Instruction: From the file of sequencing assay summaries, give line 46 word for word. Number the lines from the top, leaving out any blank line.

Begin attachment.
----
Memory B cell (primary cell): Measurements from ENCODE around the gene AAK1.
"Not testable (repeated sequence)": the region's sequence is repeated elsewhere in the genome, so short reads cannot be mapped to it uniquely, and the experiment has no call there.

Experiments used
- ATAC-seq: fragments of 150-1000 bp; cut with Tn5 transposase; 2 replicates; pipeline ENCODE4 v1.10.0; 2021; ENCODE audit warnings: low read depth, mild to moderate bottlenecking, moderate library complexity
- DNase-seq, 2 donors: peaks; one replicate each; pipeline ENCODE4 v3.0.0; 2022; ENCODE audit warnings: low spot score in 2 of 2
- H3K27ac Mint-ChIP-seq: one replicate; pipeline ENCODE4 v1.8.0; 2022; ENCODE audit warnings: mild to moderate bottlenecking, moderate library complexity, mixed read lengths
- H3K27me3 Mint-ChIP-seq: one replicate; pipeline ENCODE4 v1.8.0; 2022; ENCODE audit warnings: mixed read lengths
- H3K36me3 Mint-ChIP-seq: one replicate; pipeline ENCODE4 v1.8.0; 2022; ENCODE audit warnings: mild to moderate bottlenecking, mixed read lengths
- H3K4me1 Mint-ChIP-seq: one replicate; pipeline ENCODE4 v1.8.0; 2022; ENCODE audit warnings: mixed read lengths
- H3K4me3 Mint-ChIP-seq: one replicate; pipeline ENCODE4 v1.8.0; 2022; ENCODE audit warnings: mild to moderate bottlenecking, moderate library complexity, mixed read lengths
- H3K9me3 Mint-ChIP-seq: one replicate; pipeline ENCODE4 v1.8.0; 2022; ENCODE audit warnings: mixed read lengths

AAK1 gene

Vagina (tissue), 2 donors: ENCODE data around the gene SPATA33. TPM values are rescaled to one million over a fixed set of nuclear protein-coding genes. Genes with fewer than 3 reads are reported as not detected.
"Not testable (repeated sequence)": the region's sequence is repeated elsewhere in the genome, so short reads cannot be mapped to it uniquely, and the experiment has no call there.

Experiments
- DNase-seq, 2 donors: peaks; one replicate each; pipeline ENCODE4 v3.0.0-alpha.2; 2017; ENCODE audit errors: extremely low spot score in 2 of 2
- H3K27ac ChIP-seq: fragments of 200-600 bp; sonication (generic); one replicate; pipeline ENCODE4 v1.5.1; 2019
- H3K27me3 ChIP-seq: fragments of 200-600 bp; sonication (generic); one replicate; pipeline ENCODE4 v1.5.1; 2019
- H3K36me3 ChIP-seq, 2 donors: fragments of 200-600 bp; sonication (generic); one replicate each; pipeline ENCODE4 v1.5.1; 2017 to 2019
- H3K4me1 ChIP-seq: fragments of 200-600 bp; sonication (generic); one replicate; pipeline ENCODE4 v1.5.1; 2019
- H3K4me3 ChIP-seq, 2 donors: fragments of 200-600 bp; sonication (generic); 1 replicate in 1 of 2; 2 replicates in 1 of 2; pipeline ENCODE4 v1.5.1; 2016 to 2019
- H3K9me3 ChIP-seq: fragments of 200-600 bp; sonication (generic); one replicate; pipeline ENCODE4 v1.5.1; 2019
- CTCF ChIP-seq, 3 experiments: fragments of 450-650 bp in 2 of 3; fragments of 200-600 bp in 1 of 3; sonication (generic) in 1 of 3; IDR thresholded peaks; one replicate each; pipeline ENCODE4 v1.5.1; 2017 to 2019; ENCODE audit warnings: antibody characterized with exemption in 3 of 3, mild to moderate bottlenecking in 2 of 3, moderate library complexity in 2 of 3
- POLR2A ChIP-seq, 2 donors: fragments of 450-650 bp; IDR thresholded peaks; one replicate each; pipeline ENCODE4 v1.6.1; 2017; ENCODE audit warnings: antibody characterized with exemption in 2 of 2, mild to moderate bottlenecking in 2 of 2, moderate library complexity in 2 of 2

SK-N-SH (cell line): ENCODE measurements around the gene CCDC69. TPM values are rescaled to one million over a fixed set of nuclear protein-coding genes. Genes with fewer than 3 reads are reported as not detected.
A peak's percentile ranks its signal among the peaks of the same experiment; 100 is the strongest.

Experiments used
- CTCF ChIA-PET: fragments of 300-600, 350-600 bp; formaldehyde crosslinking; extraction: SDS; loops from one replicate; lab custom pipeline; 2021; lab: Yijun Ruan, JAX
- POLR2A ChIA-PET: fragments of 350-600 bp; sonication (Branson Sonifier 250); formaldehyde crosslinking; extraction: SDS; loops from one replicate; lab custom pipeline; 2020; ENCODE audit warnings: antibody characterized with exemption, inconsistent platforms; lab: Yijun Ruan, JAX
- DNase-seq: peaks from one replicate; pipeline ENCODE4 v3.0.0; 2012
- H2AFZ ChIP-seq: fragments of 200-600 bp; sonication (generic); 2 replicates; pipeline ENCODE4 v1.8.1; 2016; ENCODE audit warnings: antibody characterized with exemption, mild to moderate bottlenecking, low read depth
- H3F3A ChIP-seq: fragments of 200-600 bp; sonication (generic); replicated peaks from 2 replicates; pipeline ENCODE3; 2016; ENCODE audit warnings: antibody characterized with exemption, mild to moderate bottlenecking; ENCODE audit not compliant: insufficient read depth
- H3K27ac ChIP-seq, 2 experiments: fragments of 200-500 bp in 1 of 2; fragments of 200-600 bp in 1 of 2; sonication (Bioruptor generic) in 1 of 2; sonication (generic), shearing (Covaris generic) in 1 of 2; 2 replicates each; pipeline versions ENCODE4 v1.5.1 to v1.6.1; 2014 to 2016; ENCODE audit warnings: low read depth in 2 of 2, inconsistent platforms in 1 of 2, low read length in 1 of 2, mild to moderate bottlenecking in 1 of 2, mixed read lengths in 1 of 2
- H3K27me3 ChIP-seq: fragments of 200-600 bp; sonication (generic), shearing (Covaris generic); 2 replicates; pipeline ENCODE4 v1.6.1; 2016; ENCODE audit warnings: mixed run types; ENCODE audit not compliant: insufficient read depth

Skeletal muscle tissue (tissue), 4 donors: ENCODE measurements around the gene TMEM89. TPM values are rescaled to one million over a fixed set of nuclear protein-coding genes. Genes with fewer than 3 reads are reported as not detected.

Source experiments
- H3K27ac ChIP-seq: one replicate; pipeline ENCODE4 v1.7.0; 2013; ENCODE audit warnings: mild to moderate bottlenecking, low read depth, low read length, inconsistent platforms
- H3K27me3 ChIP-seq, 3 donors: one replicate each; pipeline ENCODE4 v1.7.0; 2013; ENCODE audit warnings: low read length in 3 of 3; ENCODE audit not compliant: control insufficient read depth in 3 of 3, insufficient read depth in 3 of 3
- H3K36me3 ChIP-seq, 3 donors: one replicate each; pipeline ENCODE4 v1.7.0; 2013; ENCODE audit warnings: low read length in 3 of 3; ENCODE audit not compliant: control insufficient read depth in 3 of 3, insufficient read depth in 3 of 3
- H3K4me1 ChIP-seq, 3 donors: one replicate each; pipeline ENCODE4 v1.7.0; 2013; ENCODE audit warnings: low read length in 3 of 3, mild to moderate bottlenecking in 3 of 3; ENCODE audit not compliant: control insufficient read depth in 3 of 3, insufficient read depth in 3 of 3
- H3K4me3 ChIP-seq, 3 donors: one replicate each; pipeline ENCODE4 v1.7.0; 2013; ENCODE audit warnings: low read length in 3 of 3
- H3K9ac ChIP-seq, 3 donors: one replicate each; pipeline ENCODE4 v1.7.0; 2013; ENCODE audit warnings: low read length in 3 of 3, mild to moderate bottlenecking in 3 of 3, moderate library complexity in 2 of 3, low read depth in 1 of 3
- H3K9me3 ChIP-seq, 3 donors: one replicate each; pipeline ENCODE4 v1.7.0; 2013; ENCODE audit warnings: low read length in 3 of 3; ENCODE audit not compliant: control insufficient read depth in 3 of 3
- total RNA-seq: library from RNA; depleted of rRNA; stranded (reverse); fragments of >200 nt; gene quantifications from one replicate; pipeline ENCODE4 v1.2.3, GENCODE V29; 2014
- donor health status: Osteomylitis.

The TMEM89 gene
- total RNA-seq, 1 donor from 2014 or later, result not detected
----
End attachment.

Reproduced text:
The TMEM89 gene